Posted by: acooksca | 12/16/2014

Furnace Creek in the Winter

 Mesquite Flat Dunes

Mesquite Flat Dunes

Summer is not the time to visit Furnace Creek (they boast a recorded  air temperature of 134 degrees on a July day, a world record.) Winter, however, offers stunningly clear days of 70+ degrees. Take a ramble around the three million acres of Death Valley National Park. Plant yourself at the pool of the historic Furnace Creek Inn and watch the sun set over the mountains. And after a good meal there, sit by the oasis and stargaze at one of the darkest skies in the U.S.

We are dodging heavy clouds and being buffeted by winds along the Central Valley until we pop over the Panamint Range, dropping down to the Furnace Creek Ranch Airport. Here in the center of Death Valley, a land known for extremes, all is calm and mild. At this spot the valley floor sits several hundred feet below sea level and is one of the driest places in the country. And yet it has enough ground water for a cluster of ducks and herons to inhabit a small pond. The remnants of a date palm plantation, one of the hundreds of evaporated business ventures that haunt Death Valley, surrounds a small tourist village. In all directions there is the profound quietness of desert.

Red Pass in Titus Canyon

Red Pass in Titus Canyon

The first European Americans to come here gave Death Valley its name in 1849 when they got lost looking for a short cut to the gold fields of California. Several short-lived boomtowns sprang up during the late 19th and early 20th centuries to mine gold and silver. The only long-term profitable business was mining borax, which was transported out of the valley using twenty-mule teams. In the late1920’s the desert air and curative spring waters drew tourists to the newly built Furnace Creek Inn and Scotty’s Castle to the north.

On previous stays in Death Valley, we drove scenic State Route 190 visiting salt-flats and sand dunes, badlands and craters on way to Scotty’s Castle, now a monument run by the U.S. National Park Service. This time we stop by Farabee’s Jeep Rentals just across from the Furnace Creek Inn. We drive out with waters, GPS and an emergency locator beacon (in case we do something stupid, I guess) to explore some of the 350 miles of unpaved four-wheel drive roads that go deeper into wilderness.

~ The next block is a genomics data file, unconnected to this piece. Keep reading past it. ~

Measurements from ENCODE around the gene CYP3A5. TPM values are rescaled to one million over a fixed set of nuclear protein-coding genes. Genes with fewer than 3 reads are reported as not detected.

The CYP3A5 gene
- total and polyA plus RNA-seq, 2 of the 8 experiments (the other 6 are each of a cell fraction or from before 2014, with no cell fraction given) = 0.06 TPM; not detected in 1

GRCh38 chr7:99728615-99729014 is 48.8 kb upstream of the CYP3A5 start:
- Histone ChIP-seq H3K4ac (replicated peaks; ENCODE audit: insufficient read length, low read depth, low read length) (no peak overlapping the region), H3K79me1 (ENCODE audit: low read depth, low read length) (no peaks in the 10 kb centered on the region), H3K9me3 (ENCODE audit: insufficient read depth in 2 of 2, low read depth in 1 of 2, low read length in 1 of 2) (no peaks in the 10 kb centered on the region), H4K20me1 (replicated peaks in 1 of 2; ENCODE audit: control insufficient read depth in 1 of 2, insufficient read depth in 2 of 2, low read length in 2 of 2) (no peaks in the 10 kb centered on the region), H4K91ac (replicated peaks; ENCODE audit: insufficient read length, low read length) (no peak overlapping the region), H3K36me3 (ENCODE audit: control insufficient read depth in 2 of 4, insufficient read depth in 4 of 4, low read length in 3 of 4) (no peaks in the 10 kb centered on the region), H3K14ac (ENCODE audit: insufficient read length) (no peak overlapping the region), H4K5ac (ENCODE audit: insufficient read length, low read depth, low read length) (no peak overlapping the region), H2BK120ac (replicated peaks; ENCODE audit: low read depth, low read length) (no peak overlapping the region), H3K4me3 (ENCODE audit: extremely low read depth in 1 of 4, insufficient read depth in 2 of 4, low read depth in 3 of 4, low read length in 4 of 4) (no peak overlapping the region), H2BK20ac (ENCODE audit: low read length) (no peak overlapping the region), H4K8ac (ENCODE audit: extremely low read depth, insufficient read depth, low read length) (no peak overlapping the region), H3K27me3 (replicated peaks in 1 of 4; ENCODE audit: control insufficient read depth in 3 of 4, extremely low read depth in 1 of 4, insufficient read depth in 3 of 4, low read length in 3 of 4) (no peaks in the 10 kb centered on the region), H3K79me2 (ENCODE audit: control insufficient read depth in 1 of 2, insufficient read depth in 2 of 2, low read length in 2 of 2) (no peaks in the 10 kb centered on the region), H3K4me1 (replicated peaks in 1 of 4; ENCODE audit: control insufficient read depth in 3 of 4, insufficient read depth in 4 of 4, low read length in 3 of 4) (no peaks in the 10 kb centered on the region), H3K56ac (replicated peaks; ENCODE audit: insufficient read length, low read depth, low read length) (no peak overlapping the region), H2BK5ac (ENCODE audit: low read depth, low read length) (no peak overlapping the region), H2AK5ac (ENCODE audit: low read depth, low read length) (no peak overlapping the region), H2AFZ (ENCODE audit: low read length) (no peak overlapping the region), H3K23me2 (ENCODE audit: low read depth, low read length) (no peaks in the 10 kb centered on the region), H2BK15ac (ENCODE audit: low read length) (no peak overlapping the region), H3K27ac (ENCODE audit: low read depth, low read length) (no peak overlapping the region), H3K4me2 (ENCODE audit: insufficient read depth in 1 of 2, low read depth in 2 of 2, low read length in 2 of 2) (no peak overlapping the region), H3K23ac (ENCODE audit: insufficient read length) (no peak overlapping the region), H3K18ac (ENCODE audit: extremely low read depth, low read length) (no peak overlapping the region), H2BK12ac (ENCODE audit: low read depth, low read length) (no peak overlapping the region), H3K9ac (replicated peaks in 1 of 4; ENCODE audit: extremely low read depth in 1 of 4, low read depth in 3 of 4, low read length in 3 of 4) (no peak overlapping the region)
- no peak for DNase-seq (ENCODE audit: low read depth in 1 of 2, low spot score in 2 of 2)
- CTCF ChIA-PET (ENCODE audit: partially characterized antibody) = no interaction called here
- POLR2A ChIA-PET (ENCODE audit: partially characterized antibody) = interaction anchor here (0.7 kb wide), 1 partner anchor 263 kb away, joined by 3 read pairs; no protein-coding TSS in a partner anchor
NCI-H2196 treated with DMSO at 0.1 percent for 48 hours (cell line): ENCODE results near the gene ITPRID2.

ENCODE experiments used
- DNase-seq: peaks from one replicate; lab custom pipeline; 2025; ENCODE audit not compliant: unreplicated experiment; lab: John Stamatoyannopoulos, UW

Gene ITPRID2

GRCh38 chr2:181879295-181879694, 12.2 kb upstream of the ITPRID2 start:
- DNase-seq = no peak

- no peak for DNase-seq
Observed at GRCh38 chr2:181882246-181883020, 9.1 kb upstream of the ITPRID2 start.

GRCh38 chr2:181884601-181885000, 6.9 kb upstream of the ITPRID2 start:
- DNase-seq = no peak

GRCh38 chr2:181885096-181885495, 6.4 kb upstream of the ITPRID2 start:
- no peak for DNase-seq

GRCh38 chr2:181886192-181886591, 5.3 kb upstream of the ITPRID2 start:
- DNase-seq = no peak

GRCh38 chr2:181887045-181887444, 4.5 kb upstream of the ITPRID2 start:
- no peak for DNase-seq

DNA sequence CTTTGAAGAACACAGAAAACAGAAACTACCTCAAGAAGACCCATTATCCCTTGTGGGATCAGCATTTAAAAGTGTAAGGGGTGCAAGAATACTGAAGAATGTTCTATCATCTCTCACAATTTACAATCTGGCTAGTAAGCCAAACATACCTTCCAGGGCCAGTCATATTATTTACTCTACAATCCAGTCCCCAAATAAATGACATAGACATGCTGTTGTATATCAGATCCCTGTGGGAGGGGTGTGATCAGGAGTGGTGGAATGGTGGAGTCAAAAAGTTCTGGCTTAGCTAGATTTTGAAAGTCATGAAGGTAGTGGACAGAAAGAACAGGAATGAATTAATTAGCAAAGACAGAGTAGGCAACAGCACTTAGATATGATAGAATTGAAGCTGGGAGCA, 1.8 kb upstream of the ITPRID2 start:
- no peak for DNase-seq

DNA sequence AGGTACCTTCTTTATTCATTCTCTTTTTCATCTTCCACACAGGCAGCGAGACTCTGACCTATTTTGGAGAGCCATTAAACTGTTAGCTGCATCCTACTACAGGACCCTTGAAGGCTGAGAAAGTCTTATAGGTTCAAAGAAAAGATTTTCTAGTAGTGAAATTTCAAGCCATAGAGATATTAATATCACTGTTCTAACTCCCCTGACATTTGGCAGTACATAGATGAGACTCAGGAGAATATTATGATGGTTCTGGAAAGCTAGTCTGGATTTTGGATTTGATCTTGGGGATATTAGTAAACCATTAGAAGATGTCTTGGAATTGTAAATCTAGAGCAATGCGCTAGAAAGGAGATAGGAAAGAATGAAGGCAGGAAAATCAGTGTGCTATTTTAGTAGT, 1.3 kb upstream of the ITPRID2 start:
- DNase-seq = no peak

Jeeping into the Narrows

Jeeping into the Narrows

Heading northeast on Hwy 374 we enter Nevada for 3 miles then turn a sharp left heading back into California on a track marked “Titus Canyon.” The jeep bumps down a wash-board dirt road and enters chromatic mountains streaked with yellow, violet and burnt orange. Climbing over Red Pass (5,250 ft.) we descend an ever-narrowing one-way road through hillsides speckled with mining ghost towns, petroglyphs and fossil beds. The road snakes through Titus Canyon to the Narrows, the final 1½ miles, where a jeep just fits between walls that squeeze in on either side. It is here that visitors sometimes get caught in a flash flood that sweeps them away, jeep and all. But not today.

We emerge from the confinement of the Narrows and head for an entirely different environment…the smooth expanse of Mesquite Flat Sand Dunes. They are just one more of the many unique environments so enjoyable during winter in Death Valley.


Built in1927, the Furnace Creek Inn is a jewel of California Spanish Mission Style. It is the only upscale accommodations and dining in Death Valley. Furnace Creek Ranch, just down the hill, offers family friendly motel-style accommodations.

Fun backcountry jeep road map, published by Jeep:

Titus Canyon Road information:



  1. Just rereading, now that I have more time. Another evocative travelogue, very interesting and reminded us of our Furnace Creek visit a couple years ago. Thanks, Karen!

  2. Very lovely and intriguing.

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